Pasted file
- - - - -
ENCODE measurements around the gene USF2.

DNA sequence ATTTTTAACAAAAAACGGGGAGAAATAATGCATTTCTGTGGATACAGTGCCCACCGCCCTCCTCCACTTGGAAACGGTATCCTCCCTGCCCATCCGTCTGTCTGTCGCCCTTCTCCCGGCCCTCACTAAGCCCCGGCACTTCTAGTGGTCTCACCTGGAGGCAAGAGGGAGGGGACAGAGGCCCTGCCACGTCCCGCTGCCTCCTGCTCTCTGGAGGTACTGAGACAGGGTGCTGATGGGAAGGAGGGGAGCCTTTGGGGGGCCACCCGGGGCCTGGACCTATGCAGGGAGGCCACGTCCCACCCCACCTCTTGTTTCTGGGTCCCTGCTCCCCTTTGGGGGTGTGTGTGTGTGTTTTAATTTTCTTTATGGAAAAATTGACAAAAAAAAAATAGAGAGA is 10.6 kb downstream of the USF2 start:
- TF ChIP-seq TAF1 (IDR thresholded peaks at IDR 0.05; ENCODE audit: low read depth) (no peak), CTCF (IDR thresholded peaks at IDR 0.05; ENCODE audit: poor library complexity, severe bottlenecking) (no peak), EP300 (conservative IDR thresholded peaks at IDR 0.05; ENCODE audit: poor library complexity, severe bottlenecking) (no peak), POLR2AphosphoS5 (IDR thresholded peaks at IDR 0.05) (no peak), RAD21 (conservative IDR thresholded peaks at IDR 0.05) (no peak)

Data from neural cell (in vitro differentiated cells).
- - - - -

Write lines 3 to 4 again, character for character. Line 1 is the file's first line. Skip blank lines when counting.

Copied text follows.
- TF ChIP-seq TAF1 (IDR thresholded peaks at IDR 0.05; ENCODE audit: low read depth) (no peak), CTCF (IDR thresholded peaks at IDR 0.05; ENCODE audit: poor library complexity, severe bottlenecking) (no peak), EP300 (conservative IDR thresholded peaks at IDR 0.05; ENCODE audit: poor library complexity, severe bottlenecking) (no peak), POLR2AphosphoS5 (IDR thresholded peaks at IDR 0.05) (no peak), RAD21 (conservative IDR thresholded peaks at IDR 0.05) (no peak)

Data from neural cell (in vitro differentiated cells).